A Survey on Electronic Data Interchange

DOI : 10.17577/IJERTV7IS050167

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A Survey on Electronic Data Interchange

Pratiksha Nargund Vani V

Department of Information Science, Department of Information Science,

Bangalore Institute of Technology, Bangalore Institute of Technology, Bangalore, Karnataka, India, Bangalore, Karnataka, India,

Abstract Electronic Data Interchange is the exchange of business documents between computers or systems. By moving from a paper-based exchange of business document to one that is electronic, businesses appreciate major benefits such as reduced cost, increased processing speed, reduced errors and improved relationships with business partners. The documents exchanged must adhere to certain standard called EDI standards, such as X12, EDIFACT etc. This paper explores several implementation techniques and frameworks that were built across globe in several organizations. The intent of this paper is to survey the techniques used in implementing electronic data integration in any domain financial, supply chain, retail or automotive industry and in any size of industry small scale or large scale. The common tools or platforms used for implementation and the common standards followed are discussed in brief.

Keywords EDI, Electronic Data Interchange, framework


    Electronic Data Interchange is a concept of trade of business archives between computer systems. By moving from a paper-based trade of business record to an electronic one, organizations appreciate significant advantages, for example, diminished cost, expanded handling speed, lessened errors and enhanced associations with business accomplices. There are a few exchanges as for production network and undertaking asset making arrangements for which business archives must be sent, for example, orders, order change, shipment notification, invoice and so forth. The most widely recognized archives traded by means of EDI are buy requests or purchase orders, solicitations or invoices and advance shipment notifications takes note. However, there are many, numerous others, for example, bill of filling, customs records, inventory reports, shipping status archives, payment documents and installment reports. These archives must hold fast to certain standard called EDI measures, including X12, EDIFACT etc. EDI is one of the techniques for businesses to communicate electronically, certain information that was traditionally communicated on paper. The two classic examples of such information are purchase orders and invoices. Standards for EDI exist to facilitate parties transacting such instruments without having to make special arrangements. In 1996, the National Institute of Standards and Technology defined EDI as "the computer-to- computer interchange of strictly formatted messages that represent documents other than monetary instruments. EDI implies a sequence of messages between two parties, either of whom may serve as originator or recipient. The formatted data representing the documents may be transmitted from originator to recipient via telecommunications or physically transported on electronic storage media."[1].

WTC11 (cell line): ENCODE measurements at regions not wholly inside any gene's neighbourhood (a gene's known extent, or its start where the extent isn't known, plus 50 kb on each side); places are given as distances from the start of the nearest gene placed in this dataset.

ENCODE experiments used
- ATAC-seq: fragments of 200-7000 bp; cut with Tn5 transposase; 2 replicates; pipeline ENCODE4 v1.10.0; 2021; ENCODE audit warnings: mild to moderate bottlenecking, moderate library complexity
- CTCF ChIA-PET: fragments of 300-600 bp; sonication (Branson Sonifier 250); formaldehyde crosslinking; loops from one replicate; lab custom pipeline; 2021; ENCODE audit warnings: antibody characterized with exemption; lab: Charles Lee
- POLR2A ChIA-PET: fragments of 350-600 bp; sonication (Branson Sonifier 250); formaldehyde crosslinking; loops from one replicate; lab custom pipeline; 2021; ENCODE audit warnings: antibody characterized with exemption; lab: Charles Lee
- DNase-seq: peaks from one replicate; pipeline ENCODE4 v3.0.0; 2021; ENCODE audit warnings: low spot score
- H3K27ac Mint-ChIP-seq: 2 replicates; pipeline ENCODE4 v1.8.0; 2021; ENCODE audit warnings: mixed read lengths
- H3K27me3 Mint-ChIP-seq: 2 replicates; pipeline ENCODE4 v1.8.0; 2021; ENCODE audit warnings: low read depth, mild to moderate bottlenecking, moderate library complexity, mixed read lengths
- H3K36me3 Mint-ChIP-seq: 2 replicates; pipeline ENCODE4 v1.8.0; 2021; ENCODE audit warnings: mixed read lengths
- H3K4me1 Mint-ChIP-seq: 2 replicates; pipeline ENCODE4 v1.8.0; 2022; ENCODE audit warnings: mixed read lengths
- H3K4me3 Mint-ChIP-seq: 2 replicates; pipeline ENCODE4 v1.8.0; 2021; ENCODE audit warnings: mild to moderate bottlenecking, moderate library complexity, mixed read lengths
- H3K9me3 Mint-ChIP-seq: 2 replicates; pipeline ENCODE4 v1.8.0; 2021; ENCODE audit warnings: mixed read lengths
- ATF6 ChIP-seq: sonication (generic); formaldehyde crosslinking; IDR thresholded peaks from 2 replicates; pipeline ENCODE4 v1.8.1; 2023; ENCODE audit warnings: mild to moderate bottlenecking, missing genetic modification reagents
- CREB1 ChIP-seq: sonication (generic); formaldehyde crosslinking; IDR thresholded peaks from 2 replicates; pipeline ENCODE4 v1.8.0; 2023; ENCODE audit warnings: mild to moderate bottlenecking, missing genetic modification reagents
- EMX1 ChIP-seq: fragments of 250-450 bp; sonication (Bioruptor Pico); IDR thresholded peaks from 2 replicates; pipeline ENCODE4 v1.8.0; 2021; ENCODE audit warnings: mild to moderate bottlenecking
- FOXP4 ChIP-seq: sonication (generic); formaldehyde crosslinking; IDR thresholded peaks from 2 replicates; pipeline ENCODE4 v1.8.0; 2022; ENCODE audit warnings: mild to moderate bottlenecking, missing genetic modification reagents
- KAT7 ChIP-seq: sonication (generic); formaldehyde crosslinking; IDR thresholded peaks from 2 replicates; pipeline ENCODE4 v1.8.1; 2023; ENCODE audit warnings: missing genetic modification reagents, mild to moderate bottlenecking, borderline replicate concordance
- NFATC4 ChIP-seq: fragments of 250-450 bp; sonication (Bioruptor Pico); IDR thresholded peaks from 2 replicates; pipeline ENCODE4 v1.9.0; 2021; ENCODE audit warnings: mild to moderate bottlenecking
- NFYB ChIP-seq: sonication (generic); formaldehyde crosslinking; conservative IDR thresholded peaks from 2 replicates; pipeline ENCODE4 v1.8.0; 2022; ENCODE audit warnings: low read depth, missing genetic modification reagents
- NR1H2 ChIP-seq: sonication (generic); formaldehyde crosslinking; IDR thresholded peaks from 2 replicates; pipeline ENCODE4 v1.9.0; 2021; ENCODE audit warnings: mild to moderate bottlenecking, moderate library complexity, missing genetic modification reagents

Framework is an abstraction which provides the generic functionality for processing the EDI document for a

    transaction. The received document must be authenticated, validated and then processed to convert it into ERP system compatible format for storing. The framework for each transaction consists of a basic functionality to receive the document, check for the customer identification and call business rules to find the map for the customer, execute the map and generate the output file which is compatible with the ERP system configuration. The ERP system accepts only flat files for storage or further processing, hence all the documents must be converted to flat files with the specified schema before sending it. The maps are generalized for each version of the map and standard. Thus, custom mappings and outputs are done using user specific custom code.

    EDI application framework enables timely response. This is because of the speed in which the trading partners receive and incorporate the information into their systems as a result greatly reducing cycle times. For this reason, EDI can be an important component of just-in-time production systems [2]. Businesses that apply EDI also profit from enhanced information accuracy because it reduces typographical errors. This is possible because, with EDI there is minimum human intervention in the information flow since it removes the need to re-feed documents on the end point. EDI application framework further maintains effectiveness while reducing lead time giving the company the capability to smooth out the highs and lows in the production cycle. EDI in companies also improves trading partner relationship. This is because EDI application framework allows access to point of sale data and demand visibility between trading partners ensuring accurate and efficient processes and the ability to lock the trading partners in, i.e. maintain permanent business from trading partner, through participation in an EDI network.

    EDI also helps the environment as it eliminates the usage of paper and since the process is automated, consumption of less power and almost zero human intervention in the process.